Arab countries urged to adopt anti-corruption policies: APPAC


Identifying weak spots would eventually lead to realizing responsibilities parliamentarians must shoulder, especially regarding the deterioration in utilizing more solemn manners of combating corruption, ARPAC Chairman and Kuwaiti MP Dr. Nasser Al-Sane’a told KUNA.

His remark came on the juncture of the World Bank (WB) issuing a report on Worldwide Governance Indicators (WGI), as the Beirut-based ARPAC urged Arab countries in a statement it issued today to yield more efforts in limiting corruption among its government and parliamentary bodies.

The report was on the latest update of WGI research project, covering 212 countries and territories and measuring six dimensions of governance between 1996 and 2006.

These dimensions included voice and accountability, political stability and absence of violence, government effectiveness, regulatory quality, rule of law, and control of corruption.

The report indicated that in the Middle East and North Africa regions, where most Arab countries situate, and in the dimension of voice and accountability, scored 26.2 percent, compared to 90.6 percent in the G-8 countries.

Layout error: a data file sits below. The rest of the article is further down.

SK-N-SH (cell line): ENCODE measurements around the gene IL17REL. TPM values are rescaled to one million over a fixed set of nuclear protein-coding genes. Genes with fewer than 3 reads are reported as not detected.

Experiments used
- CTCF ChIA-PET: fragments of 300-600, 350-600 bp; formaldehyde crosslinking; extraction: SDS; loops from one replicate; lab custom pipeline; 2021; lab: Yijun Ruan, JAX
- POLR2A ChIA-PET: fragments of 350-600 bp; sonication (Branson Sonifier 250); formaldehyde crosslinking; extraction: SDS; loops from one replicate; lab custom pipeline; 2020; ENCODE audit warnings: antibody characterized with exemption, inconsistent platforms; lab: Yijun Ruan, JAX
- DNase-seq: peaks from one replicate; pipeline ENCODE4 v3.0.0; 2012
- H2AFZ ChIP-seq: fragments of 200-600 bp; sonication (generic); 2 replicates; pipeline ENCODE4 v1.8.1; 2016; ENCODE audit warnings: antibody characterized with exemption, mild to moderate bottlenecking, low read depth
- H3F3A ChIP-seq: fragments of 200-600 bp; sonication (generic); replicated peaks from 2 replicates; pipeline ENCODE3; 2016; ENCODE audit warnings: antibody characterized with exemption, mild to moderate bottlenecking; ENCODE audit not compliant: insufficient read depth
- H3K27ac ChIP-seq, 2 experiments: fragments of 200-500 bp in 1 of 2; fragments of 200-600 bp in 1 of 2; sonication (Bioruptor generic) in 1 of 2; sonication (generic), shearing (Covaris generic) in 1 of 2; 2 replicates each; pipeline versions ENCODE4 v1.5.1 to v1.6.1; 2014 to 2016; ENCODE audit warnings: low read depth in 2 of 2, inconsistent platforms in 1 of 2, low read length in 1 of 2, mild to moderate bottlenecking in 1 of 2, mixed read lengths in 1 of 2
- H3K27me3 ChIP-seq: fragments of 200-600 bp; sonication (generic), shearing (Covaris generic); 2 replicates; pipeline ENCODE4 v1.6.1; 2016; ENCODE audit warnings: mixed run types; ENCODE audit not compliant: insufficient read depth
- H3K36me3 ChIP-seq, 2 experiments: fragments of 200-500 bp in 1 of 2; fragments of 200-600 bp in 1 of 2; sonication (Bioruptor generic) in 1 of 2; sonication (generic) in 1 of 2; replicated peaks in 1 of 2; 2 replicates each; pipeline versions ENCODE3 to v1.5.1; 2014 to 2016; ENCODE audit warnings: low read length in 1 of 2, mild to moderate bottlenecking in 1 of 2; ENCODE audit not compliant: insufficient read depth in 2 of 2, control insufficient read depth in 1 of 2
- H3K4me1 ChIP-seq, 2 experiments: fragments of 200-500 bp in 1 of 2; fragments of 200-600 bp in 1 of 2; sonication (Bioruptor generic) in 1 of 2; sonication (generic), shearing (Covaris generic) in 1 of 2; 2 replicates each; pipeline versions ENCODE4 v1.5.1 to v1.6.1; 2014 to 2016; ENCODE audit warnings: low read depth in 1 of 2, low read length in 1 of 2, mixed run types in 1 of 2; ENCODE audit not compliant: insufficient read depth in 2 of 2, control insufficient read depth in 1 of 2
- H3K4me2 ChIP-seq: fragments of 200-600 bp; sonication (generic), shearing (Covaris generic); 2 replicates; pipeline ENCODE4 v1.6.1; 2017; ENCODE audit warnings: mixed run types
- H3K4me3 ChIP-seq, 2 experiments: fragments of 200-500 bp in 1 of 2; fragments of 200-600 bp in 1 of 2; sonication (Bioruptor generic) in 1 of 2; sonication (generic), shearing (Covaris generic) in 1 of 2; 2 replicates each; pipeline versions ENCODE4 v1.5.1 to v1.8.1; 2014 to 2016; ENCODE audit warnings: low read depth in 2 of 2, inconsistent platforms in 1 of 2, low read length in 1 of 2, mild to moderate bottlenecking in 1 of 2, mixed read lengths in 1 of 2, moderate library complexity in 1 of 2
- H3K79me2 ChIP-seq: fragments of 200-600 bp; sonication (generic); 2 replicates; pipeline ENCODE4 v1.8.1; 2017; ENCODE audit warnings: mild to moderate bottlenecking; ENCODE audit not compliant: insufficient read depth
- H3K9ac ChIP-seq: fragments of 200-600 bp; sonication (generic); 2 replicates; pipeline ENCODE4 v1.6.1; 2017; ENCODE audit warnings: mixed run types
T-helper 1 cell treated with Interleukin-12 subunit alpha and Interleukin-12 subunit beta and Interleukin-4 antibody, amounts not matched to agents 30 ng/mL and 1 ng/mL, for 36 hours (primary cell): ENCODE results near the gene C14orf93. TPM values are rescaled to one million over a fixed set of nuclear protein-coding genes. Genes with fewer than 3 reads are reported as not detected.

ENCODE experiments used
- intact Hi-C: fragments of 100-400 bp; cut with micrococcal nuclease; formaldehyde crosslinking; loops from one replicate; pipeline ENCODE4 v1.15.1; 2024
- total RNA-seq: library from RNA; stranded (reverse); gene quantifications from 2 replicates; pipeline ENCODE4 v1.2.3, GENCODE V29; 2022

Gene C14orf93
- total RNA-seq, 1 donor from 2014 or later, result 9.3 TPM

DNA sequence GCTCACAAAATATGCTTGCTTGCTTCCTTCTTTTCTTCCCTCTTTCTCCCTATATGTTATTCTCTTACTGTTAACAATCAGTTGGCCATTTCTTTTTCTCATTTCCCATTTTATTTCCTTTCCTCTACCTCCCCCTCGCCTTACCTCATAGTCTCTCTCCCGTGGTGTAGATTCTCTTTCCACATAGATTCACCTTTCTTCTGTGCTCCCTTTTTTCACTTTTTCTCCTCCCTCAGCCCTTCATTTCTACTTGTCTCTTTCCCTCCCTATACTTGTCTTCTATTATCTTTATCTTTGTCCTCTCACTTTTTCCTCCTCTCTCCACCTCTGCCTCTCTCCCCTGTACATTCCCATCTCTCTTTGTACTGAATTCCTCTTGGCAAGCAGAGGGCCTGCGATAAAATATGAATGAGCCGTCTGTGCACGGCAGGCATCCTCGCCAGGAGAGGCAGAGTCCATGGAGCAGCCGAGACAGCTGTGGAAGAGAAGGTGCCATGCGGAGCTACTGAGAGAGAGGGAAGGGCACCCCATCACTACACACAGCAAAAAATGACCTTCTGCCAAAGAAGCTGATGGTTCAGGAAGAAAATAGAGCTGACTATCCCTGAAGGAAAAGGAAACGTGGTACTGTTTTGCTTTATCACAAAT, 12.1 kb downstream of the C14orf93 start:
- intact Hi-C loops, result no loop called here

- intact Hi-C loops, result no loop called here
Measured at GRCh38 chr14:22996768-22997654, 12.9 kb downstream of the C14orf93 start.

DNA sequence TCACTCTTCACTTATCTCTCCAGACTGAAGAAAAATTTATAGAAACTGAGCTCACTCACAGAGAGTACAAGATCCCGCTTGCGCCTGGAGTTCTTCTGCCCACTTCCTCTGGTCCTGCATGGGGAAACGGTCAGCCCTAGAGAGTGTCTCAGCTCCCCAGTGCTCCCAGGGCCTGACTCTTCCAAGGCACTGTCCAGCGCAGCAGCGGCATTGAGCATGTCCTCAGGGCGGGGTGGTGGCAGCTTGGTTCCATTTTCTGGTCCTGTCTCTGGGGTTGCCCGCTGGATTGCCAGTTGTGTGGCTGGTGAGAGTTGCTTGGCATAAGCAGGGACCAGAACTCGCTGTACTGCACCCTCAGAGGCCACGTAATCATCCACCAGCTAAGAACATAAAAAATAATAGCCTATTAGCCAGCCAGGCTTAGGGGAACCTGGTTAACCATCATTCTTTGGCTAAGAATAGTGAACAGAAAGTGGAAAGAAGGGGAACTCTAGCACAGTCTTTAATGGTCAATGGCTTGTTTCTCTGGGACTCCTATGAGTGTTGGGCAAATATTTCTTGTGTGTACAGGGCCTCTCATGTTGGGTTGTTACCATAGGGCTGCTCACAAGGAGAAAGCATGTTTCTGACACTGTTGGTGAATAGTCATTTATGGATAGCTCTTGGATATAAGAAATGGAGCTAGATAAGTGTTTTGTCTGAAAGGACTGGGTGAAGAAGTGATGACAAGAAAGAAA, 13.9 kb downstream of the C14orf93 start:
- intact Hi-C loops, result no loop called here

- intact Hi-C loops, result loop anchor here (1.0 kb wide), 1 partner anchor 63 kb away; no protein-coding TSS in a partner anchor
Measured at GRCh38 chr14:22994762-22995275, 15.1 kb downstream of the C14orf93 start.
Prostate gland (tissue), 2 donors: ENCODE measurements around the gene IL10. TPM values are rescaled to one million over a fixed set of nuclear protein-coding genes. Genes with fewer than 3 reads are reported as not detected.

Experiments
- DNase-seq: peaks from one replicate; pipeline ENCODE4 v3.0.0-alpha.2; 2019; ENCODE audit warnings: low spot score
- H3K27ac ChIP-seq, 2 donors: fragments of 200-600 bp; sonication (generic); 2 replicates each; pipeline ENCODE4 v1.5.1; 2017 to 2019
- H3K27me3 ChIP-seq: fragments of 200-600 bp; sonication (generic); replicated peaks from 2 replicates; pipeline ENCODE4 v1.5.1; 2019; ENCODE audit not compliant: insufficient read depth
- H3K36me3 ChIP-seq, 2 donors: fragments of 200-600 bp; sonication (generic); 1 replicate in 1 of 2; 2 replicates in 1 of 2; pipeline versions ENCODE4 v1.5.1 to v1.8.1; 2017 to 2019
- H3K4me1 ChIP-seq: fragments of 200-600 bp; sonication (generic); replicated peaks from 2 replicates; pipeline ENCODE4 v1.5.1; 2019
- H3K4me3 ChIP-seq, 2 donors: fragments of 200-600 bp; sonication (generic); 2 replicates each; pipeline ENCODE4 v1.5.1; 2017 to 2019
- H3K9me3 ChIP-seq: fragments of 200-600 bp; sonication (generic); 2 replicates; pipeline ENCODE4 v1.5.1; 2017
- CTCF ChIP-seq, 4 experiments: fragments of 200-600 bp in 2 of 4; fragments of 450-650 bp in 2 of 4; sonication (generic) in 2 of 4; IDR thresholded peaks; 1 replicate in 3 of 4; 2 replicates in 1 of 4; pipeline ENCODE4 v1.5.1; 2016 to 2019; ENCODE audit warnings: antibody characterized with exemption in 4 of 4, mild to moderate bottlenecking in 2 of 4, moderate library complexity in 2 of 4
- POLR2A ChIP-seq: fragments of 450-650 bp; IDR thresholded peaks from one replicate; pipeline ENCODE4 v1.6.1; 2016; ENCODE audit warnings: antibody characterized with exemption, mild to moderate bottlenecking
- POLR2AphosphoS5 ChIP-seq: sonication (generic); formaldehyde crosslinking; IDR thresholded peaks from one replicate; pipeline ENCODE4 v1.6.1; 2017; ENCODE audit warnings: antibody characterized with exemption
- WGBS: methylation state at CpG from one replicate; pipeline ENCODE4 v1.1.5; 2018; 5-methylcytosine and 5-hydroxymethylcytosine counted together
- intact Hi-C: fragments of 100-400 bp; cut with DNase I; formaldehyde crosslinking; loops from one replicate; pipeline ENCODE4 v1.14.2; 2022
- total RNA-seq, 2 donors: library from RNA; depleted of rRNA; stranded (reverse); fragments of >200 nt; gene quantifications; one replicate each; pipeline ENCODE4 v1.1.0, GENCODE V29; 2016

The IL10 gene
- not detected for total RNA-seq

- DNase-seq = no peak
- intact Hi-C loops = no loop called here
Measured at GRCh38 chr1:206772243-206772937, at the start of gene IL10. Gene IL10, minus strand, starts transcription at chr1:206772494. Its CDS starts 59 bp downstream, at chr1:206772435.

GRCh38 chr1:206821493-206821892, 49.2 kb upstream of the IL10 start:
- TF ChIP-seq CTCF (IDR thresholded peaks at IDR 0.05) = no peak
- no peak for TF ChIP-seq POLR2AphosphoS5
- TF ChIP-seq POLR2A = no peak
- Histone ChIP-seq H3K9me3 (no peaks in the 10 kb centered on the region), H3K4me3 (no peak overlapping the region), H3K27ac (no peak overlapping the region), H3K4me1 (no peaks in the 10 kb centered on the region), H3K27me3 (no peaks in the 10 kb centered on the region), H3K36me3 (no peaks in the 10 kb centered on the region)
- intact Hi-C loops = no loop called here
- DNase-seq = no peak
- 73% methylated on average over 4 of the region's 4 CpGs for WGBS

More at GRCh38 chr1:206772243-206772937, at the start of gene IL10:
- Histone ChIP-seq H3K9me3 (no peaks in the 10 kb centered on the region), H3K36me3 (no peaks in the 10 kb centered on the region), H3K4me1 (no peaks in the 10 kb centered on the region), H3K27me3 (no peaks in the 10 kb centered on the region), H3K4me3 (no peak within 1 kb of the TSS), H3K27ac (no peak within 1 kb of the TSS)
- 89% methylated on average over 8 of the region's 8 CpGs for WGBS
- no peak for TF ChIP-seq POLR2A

As for political stability and absence of violence, the two regions scored 34.8, exceeding percentage of the South Asian region of 26.8.

In government effectiveness, the report indicated that the Mideast-North African region scored 46.5 percent, while in the dimension of regularity quality it scored 44.5 percent.

Furthermore, and in the rule of law dimension, the two regions scored 44.5 percent, whereas in the last and most important dimension of control of corruption, the pan-Arab region scored 51 percent, over and above Africa that scored 30 percent and South Asia with 34 percent.


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